Insight News

Saturday
Jul 26th

Acorn & us

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How many Black Americans are actually buying into rants against the Association of Community Organizations for Reform Now?  By now most Blacks have heard of ACORN and some are involved in bogus babble defaming an organization that has demonstrated positive intent toward communities where we live.  Before Blacks join chattering classes against ACORN, its work on our behalf should be considered.

ACORN has brought about: better housing and wages for the poor, more community development investment from banks and governments and better public schools.  ACORN is the nation’s largest grassroots community organization of low- and moderate-income people with over 400,000 member families in more than 1,200 neighborhood chapters.  ACORN helps people historically “locked out” become more powerful players in America’s system. Since 1970, ACORN has built community organizations committed to social and economic justice and through direct action and legislative advocacy won thousands of issues of direct concern to Blacks.  While mainstream media portrays ACORN, and its politics, negatively; Blacks cannot ignore the organization’s economic empowerment inside their traditional communities.

As some Blacks join in partisans’ scorn for ACORN, others of us recall its community organizing efforts that pressured banks to provide home ownership opportunities for working people, raised workers' wages, got traffic lights at dangerous intersections and increased police protection in low-income neighborhoods, and helped many families there avoid foreclosures.  ACORN is comprised of distinct non-profit entities that include a nationwide umbrella organization that performs lobbying; local chapters established as non-partisan charities; and an ACORN Housing Corporation.  ACORN and affiliates advocate for affordable housing by urging development, rehabilitation and establishment of housing trust funds at the local, state, and federal levels.  The group also pushes for enforcement of affordable-housing requirements for developers, promotes programs to help homeowners repair homes and organize tenant demands.  ACORN built the minimum wage movement that helped lift low-waged poor out of poverty.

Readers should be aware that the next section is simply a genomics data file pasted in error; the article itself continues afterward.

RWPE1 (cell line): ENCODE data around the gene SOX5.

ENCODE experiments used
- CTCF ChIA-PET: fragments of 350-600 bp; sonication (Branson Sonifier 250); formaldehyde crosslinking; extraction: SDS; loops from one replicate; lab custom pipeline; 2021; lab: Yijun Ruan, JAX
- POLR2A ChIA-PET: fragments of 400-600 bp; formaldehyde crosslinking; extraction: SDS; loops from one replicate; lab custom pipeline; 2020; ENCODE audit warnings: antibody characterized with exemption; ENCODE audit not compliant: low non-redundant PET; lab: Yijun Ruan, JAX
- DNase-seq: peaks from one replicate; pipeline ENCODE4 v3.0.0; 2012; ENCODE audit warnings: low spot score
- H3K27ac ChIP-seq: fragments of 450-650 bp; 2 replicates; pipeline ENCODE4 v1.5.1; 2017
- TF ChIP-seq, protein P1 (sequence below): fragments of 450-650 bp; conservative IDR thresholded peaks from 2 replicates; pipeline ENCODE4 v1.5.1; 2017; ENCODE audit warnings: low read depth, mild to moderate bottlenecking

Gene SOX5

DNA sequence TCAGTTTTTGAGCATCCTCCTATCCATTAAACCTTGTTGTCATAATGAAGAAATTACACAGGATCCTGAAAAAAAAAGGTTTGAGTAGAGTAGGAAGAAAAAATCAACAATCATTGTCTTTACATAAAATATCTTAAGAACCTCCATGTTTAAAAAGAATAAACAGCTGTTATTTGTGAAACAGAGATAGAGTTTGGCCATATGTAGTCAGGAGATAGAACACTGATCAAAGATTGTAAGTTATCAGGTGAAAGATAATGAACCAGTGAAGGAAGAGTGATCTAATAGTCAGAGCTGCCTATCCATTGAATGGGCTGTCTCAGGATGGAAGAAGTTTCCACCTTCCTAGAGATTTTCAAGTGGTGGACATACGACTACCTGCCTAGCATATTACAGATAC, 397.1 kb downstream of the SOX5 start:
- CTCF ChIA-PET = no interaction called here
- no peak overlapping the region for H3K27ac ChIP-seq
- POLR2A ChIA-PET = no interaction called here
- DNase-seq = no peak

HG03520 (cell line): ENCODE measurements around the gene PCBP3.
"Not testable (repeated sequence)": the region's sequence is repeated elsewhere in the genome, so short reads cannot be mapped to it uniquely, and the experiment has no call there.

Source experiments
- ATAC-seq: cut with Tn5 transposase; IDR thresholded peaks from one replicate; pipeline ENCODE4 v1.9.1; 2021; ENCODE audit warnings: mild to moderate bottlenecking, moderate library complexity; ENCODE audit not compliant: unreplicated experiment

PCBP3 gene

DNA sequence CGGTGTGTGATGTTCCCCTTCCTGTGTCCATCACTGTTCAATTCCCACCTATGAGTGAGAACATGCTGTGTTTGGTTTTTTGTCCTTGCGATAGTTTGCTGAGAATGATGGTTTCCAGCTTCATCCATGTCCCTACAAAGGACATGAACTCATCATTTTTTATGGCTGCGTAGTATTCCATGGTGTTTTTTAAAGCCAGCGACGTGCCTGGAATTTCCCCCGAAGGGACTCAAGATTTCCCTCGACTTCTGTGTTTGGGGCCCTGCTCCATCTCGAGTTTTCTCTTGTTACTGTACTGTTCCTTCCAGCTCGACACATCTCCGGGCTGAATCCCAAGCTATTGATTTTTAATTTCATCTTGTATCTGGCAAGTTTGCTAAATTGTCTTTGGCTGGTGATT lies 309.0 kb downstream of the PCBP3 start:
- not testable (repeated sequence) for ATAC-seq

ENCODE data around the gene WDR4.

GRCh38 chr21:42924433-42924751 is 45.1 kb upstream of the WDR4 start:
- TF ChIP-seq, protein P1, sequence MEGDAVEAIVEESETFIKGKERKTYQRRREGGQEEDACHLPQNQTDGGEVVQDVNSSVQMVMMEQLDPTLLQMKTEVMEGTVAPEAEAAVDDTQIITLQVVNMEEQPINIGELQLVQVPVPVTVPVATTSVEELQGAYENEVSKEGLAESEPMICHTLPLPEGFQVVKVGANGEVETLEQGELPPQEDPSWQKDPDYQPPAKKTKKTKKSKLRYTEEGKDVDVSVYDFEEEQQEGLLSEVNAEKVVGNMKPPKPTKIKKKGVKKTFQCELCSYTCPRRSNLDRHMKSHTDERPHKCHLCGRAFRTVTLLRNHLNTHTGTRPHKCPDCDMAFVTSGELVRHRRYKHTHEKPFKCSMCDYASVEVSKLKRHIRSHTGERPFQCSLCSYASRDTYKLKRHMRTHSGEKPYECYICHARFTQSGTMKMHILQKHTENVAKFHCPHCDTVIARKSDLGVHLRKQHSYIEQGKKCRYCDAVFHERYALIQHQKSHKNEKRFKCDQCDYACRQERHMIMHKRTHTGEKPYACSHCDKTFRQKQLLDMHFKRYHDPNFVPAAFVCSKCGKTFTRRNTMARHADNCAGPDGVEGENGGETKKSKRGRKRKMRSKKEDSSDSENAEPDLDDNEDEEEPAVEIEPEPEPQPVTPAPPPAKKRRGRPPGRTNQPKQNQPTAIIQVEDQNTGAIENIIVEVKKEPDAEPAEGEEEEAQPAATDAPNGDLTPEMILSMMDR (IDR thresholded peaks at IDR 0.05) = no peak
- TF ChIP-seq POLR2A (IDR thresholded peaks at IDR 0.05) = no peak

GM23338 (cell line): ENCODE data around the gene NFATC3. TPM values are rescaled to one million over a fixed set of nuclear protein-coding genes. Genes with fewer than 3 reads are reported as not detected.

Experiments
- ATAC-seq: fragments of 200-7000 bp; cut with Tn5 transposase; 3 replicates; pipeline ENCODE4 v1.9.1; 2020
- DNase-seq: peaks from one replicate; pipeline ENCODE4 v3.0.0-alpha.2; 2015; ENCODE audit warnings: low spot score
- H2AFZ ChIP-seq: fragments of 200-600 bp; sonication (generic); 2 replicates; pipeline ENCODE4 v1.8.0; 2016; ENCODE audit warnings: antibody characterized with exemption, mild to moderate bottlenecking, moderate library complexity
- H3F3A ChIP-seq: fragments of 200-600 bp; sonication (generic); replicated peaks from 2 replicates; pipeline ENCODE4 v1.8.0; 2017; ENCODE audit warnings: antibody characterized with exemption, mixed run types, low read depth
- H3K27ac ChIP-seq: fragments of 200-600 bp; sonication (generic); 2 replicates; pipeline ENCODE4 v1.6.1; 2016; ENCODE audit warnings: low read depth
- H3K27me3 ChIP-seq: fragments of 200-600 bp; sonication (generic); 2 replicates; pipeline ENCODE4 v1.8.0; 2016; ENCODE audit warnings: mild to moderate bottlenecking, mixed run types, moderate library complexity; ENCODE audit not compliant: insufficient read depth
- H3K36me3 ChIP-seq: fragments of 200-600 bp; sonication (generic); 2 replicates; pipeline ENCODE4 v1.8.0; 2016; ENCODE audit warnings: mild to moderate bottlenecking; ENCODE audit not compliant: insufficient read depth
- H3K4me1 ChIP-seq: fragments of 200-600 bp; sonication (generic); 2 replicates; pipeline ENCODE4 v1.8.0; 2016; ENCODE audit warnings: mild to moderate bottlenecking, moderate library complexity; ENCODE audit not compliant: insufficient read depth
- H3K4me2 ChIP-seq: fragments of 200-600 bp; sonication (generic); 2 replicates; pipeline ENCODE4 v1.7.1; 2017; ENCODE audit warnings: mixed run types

Local ACORN efforts in the late 1990s led to the 2007 minimum wage laws.  ACORN was at the forefront protesting sub prime loans that were pushing people into mortgage foreclosure in the 1990s; and campaigned against predatory, high interest and deceitful mortgage loans.  ACORN reports it delivered approximately $15 billion in direct monetary benefits to its members and constituents over the past 10 years.   Mainstream media neglects to report that every scholar who has conducted recent evaluations of ACORN found that it to be a good community force.   Too often, Blacks who’ve moved to suburbia buy into the established order and mindset at the expense of their own kind/kin.

Too many of us have bought into the hype and harassment ACORN has long-faced from right-wingers, including Rush Limbaugh, Glenn Beck and Wall Street Journal editors.  While they label ACORN "socialist" and "left-wing", in reality they worry about how ACORN is effectively challenging America’s establishment system.  The effectiveness of the right wing echo chamber's attacks has damaged ACORN's reputation and led to cut off of federal funds.  The “withdrawal” of government grants amounts to about 10 percent of ACORN’s million annual budget, so it ain’t going nowhere.   Unlike any other anti-poverty group, ACORN is a national organization with thousands of dues paying members, mostly black and Hispanic Americans, in cities around the country.  ACORN has over 400,000 members and more than 1,200 neighborhood chapters in over 100 cities.  ACORN and its affiliates advocate for affordable housing by urging the development, rehabilitation and establishment of housing trust funds at the local, state, and federal levels. The group also pushes for enforcement of affordable-housing requirements for developers and promotes programs to help homeowners repair their homes and organize tenant demands.

Blacks should not evaluate ACORN based on politics; but for its economic and social-equity practices organizing poor people, mainly those of color, to fight for their rights in housing, education, etc.  Such community activism is against the political right’s version of the “American Way”.  ACORN does not rely on government funds and will survive the right’s attacks.  But if ACORN is to restore its strength as an effective disenfranchised and national poor people's organization, it will need the support of beneficiaries of its works.

William Reed – www.BlackPressInternational.com

 

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